Truth be told, I have never cared much for the pulsating aging biceps that populate Sylvester Stallone’s Expendables franchise. The novelty of seeing many of my favourite action stars, and a bunch of UFC fighters who somehow are considered action heroes despite never acting in anything of note, quickly dissipates the minute the generic gunplay and over-the-top explosions begin. Sure the series harkens back to glory days of the 80s action films, but there is a reason why that era fizzled out.
Audiences evolved and eventually demanded more from their heroes. Large physiques and excess carnage could no longer mask lifeless plots and horrible acting from nondescript villains. This is something Stallone failed to realize in the first two Expendables films. He fell into the trap of quantity over quality. Stacking all of the action heavyweights on one team, the previous Expendables films felt more like an exercise in excess rather than a fun time at the movies.
Stallone has clearly learned from his mistakes…to a certain extent.
The plot this time around involves lead Expendable Barney Ross (Stallone) blowing an operation when he discovers that a former team member, Conrad Stonebanks (Gibson), is not actually dead. Knowing that Stonebanks is a ruthless killer, and fearing for his teams’ safety, Ross disbands the Expendables and sets his sights squarely on Stonebanks. Enlisting the assistance of his old acquaintance Bonaparte (Grammer), Ross assembles a much younger squad for his suicide mission to bring Stonebanks down. However, when plans go awry, the old and new squads must learn work together if they hope to stand a chance against Stonebanks’ army.
While The Expendables 3 is still unbalanced in regards to the number of big names on the side of good compared to those on the side of evil, the film is a noticeable upgrade on its predecessors. The biggest coup for the film is the fact that Stallone added members to the cast who are known more for their acting ability rather than previous action movie allegiances. Regardless of their actual amount of screen time the new additions, specifically Mel Gibson, Kelsey Grammer, Harrison Ford, Antonio Banderas, and Wesley Snipes, make even the most standard scenes of exposition pop with energy. Even when they are clearly reveling in the silliness of it all – I am talking to you Banderas – it works far better than expected.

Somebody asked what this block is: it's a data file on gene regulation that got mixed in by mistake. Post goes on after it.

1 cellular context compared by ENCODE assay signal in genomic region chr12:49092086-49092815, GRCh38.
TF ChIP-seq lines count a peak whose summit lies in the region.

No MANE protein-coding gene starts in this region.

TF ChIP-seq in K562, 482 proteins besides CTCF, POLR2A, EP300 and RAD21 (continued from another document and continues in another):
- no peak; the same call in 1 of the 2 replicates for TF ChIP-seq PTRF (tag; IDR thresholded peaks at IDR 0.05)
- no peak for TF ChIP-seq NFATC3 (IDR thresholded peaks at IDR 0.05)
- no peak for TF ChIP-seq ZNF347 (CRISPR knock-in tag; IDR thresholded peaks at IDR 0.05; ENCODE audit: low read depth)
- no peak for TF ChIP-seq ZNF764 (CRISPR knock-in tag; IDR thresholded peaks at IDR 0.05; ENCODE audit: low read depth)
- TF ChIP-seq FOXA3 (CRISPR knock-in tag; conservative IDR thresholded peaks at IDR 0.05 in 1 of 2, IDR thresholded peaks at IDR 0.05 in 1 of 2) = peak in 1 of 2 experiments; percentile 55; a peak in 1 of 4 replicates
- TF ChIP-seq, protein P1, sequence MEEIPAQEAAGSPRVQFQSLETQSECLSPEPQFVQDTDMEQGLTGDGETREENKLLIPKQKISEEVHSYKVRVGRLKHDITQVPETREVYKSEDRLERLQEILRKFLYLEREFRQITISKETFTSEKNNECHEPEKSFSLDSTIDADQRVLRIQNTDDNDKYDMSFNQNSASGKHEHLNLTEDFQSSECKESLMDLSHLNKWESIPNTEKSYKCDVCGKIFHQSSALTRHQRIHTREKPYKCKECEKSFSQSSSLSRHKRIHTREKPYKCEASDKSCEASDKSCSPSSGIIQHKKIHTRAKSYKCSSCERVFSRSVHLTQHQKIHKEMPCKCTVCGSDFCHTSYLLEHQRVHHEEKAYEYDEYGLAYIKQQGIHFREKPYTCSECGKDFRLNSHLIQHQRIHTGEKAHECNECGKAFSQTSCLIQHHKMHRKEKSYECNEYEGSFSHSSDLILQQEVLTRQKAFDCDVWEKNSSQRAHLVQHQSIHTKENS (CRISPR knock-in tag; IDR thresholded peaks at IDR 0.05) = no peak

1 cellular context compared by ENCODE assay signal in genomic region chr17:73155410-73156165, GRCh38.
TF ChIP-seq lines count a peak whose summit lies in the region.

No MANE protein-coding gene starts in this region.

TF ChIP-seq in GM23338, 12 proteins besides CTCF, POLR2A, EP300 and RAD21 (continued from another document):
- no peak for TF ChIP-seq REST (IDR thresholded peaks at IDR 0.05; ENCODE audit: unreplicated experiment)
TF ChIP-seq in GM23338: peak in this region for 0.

Mel Gibson in particular is especially good in the film. As if tapping into an evil version of Lethal Weapon’s Riggs Gibson’s Stonebanks is one of the more interesting villains to appear on screen this summer. I know that is not saying much, but he is a man that audiences would genuinely believe Ross would fear. Frankly it is great seeing Gibson both back on screen and embracing the string of villainous roles he has played of late. Speaking of individuals who it was nice to see on screen again, Snipes shows glimpses of the charismatic actor he once was before unfairly being regulated to straight-to-DVD purgatory. Stallone even lets Snipes sets the mood of the film nicely with a wonderful joke that is a nod to his real-life legal problems.
The extremely self-aware script is another bright spot that The Expendables 3 has over its predecessors. The film is filled with references regarding what it is like to be on top of the game one minute and discarded the next. Gibson’s speech to the younger Expendables can easily be a statement about his own career. Aside from the acknowledgement of the changing face of the action genre, the script is also peppered with subtle jabs at Bruce Willis and famous catchphrases from the past.
In many ways The Expendables 3 is the film I wish the previous films were. Sure the action is outlandish, but director Patrick Hughes orchestrates them with far more competency than either Simon West or Sylvester Stallone when they helmed the previous films. Truthfully, those going into the film should already be well aware of what to expect from an action standpoint. While The Expendables 3 may not be high cinematic art, nor does it pretend to be, I must admit that it was far more entertaining than I had anticipated. Make of that what you will.